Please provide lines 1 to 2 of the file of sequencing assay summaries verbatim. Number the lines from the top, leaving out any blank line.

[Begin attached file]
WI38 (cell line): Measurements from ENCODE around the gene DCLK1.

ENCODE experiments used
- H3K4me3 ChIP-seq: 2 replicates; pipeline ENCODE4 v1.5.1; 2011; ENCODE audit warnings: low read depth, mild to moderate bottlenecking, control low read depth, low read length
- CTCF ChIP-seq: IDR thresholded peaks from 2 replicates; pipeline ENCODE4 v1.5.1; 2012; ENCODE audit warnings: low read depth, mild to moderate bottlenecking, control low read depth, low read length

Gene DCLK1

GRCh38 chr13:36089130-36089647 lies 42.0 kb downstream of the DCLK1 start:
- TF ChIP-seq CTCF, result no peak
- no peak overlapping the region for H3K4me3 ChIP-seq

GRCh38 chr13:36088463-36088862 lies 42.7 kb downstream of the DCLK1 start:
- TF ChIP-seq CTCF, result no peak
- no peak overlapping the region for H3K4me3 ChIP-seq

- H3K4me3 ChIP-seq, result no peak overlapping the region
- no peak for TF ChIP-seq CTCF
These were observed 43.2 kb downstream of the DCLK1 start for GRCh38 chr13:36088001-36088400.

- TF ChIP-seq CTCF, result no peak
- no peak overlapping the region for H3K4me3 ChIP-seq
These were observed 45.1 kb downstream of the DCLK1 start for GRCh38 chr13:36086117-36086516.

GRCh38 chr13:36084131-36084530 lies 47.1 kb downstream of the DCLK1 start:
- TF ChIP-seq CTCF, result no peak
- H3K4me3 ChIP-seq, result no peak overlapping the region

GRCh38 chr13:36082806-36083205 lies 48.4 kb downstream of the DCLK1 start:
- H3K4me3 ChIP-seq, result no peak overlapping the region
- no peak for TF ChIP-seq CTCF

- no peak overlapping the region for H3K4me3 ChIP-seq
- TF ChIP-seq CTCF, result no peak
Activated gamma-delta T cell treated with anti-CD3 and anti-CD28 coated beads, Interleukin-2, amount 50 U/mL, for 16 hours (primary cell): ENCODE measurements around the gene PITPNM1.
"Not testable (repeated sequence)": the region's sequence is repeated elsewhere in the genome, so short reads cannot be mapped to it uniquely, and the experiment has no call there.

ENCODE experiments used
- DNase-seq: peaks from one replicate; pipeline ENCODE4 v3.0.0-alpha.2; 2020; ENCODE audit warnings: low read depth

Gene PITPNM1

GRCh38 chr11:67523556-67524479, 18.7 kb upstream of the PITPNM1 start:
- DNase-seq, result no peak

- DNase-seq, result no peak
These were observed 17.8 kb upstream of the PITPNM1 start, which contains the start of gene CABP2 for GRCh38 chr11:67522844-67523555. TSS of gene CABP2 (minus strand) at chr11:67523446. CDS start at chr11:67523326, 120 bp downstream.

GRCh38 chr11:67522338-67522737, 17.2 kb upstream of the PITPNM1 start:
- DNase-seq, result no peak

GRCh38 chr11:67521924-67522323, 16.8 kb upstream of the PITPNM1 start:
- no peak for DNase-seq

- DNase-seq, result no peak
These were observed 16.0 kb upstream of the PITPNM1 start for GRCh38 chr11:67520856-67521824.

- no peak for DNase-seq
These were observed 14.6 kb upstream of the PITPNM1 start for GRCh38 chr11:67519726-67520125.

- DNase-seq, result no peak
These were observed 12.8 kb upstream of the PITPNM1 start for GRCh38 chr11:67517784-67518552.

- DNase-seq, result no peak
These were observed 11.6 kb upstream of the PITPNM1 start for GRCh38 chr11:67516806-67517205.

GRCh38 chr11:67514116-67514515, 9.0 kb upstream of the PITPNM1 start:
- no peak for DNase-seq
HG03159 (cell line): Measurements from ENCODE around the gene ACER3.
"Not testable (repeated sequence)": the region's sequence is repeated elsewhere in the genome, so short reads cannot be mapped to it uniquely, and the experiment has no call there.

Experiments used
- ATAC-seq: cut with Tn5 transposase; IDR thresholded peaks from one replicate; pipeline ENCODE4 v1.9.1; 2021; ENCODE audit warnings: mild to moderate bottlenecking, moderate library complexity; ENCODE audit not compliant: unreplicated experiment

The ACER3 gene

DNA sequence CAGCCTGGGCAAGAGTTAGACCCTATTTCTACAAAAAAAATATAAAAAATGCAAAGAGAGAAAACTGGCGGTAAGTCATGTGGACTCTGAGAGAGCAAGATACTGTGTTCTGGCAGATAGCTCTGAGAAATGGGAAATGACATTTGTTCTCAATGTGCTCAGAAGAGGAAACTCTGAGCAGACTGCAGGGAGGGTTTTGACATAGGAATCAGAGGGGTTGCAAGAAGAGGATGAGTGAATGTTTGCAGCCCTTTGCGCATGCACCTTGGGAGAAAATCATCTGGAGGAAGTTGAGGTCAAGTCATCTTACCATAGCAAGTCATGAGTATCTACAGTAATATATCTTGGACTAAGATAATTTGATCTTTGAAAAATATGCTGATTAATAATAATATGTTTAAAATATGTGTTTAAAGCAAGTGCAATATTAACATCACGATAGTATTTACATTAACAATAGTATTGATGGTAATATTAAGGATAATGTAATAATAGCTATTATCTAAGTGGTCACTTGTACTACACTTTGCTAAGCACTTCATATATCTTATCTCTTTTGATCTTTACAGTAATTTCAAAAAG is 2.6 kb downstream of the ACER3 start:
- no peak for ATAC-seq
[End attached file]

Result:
WI38 (cell line): Measurements from ENCODE around the gene DCLK1.

ENCODE experiments used